by Chantal HÈbert
In the matter of the alleged sexual misconduct that led Justin Trudeau to suspend two male MPs earlier this month, the ball is no longer solely in the Liberal leader’s court. But where it will ultimately land is anybody’s guess.
By laying out her allegations in the media, one of the NDP complainants kicked the issue unto the larger terrain of the House of Commons and – possibly – the courts.
The identity of the two female complainants remains confidential but what allegedly happened between them and two Liberal colleagues is no longer just a matter of informed speculation.
The accusation levelled at Montreal MP Massimo Pacetti falls just short of outright rape. His alleged victim says he had sex with her without her explicit consent.
She also claims that Newfoundland MP Scott Andrews subjected another female New Democrat to sustained harassment.
These are allegations that would do serious damage to anyone’s reputation. That damage is compounded when they are levelled – as is the case in this instance – at elected individuals whose stock in trade is public trust.
If they are unfounded as Pacetti and Andrews maintain, it is hard to see how they could let them stand without challenging them in a court of law.
But even if the two suspended MPs continue to stick to proclaiming their innocence without seeking legal remedies, the latest developments put the onus back on the Speaker of the House of Commons to resume the search for a process to address the situation.
On the heels of a string of interviews – given on the condition that the complainant’s name not be reported but nevertheless amounting to a detailed account of the events in dispute – it is difficult to continue to insist, as the NDP has done, that this alleged victim only wants to be left alone by whoever is concerned by the situation.
It was the same MP that initially took the matter up the parliamentary ladder by apprising Trudeau of it last month. By now walking various journalists through a painfully private, personal episode, she has raised it to yet a higher level.
She says she never expected her initial conversation with Trudeau to result in the public outing of the alleged Liberal offenders for presumed misconduct.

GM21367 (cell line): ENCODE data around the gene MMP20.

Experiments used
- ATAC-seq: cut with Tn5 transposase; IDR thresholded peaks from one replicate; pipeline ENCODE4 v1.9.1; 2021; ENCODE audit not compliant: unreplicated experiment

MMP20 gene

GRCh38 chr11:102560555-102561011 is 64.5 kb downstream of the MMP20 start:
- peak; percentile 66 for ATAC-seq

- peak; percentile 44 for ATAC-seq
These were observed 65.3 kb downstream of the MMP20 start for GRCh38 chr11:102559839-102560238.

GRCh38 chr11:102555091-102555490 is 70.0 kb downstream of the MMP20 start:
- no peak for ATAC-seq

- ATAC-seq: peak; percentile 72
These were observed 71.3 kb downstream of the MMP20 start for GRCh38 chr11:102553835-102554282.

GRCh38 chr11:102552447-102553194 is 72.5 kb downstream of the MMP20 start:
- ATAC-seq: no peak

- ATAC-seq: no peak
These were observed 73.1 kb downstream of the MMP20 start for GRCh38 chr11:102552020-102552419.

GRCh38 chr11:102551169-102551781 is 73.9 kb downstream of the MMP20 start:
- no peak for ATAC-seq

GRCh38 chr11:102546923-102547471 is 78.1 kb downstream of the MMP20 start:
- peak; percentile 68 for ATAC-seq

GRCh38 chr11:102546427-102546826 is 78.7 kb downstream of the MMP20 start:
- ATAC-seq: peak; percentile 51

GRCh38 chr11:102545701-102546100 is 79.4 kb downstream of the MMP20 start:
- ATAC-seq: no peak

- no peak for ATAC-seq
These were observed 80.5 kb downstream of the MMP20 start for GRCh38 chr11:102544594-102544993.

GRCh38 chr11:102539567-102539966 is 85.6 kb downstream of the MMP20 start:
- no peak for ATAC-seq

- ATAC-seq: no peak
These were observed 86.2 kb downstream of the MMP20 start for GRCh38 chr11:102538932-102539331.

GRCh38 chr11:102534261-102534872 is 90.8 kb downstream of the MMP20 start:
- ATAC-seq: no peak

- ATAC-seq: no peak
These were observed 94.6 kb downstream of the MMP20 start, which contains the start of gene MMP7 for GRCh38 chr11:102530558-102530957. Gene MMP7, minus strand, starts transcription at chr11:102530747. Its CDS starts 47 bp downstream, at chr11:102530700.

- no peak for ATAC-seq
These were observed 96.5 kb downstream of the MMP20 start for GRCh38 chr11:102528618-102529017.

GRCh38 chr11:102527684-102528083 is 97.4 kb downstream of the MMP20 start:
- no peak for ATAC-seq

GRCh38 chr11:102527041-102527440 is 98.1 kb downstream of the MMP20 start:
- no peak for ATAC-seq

Now that this has happened and with Pacetti and Andrews in limbo, it may be that she has come to the conclusion that there can be no real closure until further steps are taken to air the matter.
In any event, she says she would now consider participating in a confidential process led by an independent third party, presumably tasked by the Speaker to bring a definitive resolution to the issue.
But whether that willingness can ever translate into an effective process in this particular situation is an open question.
As is often the case in such matters, the more information is brought to the fore the less easy it is to chart a way forward that does not lead to a dead end and/or a deadlock.
Based on the information published to date, the exercise would ultimately pit the word of an MP against that of another, with neither party able to produce evidence to corroborate his or her version of events.
With the same facts at his or her disposal as Trudeau had and assuming all protagonists stick to their guns, an arbitrator, as talented as he or she may be, would be hard-pressed to come to a conclusion that does not strike one side as arbitrary.
When asked what outcome she hoped for when she brought her grievance to Trudeau’s attention, the NDP MP suggested that she would have been satisfied with a personal apology and a promise of better behaviour in the future.
Her colleague may be similarly inclined.
But whether that would be enough to convince Trudeau to welcome the suspended MPs back into the fold is another matter.
To go back to the opening metaphor of this column: this particular ball is one of wool and the more it is kicked around, the more tangled it gets.
Chantal HÈbert is a national affairs writer. Her column appears Tuesday, Thursday and Saturday.
Torstar Syndication Service